The bias of TSFC and this Forum is clearly toward traditional medicine, supported by scientifically controlled clinical trials which are then published in reputable mainstream peer reviewed journals.

    Treatment based on anecdotal reports is not considered valid and is felt to present false hope to people often desperate for relief or a cure.

    Tourette Syndrome is a neurological disorder that needs to be treated by a competent health professional with training and expertise in the disorder. Because Tourette Syndrome can present with other co existing diagnoses, and must be diagnosed by observation, the physician being consulted must fully understand Tourette Syndrome.

    Medicine may not have all the answers which is why research continues in areas that are not fully understood.

    There is no miracle cure that treats every problem at the same time doing no harm. Purveyors of miracle cures talk in half truths and medico-speak, which to the uninformed might sound credible.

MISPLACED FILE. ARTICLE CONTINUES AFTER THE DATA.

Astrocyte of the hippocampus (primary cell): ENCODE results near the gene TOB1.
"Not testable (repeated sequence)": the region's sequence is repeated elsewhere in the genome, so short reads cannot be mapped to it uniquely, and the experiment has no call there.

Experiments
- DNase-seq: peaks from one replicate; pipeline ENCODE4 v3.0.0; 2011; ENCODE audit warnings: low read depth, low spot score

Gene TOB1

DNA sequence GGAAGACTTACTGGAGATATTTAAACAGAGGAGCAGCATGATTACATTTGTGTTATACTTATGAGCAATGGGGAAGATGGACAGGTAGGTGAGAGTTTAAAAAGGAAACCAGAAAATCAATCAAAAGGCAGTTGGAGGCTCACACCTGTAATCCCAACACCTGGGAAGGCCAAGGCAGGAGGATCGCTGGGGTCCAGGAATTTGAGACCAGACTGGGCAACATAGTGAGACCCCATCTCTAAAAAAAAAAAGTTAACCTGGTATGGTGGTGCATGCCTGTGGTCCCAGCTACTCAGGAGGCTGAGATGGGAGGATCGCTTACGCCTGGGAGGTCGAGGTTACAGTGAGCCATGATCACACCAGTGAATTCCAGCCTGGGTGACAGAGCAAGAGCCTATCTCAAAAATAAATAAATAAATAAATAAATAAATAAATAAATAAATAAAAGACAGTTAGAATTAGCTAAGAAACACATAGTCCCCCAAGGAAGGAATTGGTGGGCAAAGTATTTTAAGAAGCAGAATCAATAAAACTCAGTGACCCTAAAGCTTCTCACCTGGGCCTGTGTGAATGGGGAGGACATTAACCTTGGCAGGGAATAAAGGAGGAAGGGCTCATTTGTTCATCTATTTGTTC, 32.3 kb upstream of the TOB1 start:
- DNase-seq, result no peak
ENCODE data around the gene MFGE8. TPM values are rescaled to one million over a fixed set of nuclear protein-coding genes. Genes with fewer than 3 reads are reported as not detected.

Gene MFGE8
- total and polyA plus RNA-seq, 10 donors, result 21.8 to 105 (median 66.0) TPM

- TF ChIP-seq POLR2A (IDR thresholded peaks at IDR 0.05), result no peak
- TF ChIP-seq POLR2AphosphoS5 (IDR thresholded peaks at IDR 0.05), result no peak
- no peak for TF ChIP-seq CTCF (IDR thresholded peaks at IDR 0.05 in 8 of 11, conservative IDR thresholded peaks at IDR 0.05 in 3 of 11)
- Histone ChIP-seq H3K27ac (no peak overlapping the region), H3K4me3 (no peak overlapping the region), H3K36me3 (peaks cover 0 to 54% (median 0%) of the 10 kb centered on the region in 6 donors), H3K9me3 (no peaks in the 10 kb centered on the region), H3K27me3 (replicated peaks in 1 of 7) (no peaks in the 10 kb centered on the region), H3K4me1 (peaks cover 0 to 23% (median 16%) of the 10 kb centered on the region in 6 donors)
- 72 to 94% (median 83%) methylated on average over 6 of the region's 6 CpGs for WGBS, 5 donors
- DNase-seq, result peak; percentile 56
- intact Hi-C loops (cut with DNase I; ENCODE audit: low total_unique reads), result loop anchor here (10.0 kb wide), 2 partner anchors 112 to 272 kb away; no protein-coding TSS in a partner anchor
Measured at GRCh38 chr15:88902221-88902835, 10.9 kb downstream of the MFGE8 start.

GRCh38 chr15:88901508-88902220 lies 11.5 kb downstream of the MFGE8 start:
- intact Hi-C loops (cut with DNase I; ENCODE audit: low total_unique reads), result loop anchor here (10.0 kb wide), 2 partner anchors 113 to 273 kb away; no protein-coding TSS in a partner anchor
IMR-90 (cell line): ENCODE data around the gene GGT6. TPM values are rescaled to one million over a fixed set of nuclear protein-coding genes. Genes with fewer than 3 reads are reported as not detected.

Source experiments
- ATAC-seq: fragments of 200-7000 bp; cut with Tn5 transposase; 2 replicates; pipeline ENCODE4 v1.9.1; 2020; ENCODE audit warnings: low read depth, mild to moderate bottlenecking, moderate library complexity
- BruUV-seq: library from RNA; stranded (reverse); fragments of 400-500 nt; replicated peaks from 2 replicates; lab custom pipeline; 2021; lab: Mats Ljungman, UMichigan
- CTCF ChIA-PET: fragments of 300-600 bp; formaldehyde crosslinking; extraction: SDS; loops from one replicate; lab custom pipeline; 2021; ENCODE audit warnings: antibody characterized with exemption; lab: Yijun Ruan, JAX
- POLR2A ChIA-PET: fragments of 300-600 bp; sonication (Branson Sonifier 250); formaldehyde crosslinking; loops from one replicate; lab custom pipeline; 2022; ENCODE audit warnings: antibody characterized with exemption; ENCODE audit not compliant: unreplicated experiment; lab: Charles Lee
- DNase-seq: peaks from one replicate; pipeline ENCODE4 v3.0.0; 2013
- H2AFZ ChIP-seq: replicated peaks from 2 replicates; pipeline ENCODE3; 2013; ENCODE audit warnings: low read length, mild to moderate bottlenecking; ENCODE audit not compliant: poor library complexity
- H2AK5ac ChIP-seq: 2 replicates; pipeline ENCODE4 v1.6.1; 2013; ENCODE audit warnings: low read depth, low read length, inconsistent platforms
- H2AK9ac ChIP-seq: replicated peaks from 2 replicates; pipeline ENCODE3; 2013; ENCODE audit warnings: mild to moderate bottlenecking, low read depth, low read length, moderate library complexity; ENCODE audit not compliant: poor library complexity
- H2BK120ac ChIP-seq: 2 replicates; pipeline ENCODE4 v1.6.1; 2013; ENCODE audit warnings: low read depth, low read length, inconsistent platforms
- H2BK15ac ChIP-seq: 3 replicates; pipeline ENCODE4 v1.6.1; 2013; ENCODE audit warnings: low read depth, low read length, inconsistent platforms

Unfortunately the result is usually money spent with little real improvement.

    In our discussions of medications on the TSFC Forum, dosages and regimens are never presented in a posting. We are not practitioners and are not qualified to recommend dosages to our members. Therefore your dosage assertions are inappropriate.
    Steve
    TouretteLinks Forum

    Comment


    • #3
      Carnosine, a miracle remedy (at least for me)

      Steve:
      I agree with you that
      i) a disorder/disease where the current approaches not working well and people are desperate for a solution is prime hunting grounds for scam artists.
      ii) treatments and substances that have been given the seal of approval after extensive double-blind trials are certainly preferable to speculative ones.
      iii) caution should always accompany the desire and courage to experiment with new treatments.

      Having said that, here's my situation:
      i) I am not a medical researcher or practitioner; neither am I a seller of any supplements or treatements. What I am is a person who has lived with TS for almost half a century.
      ii) I find a supplement which has all but arrested the TS tics, transformed my life, and persisted in its effect for over 8 months.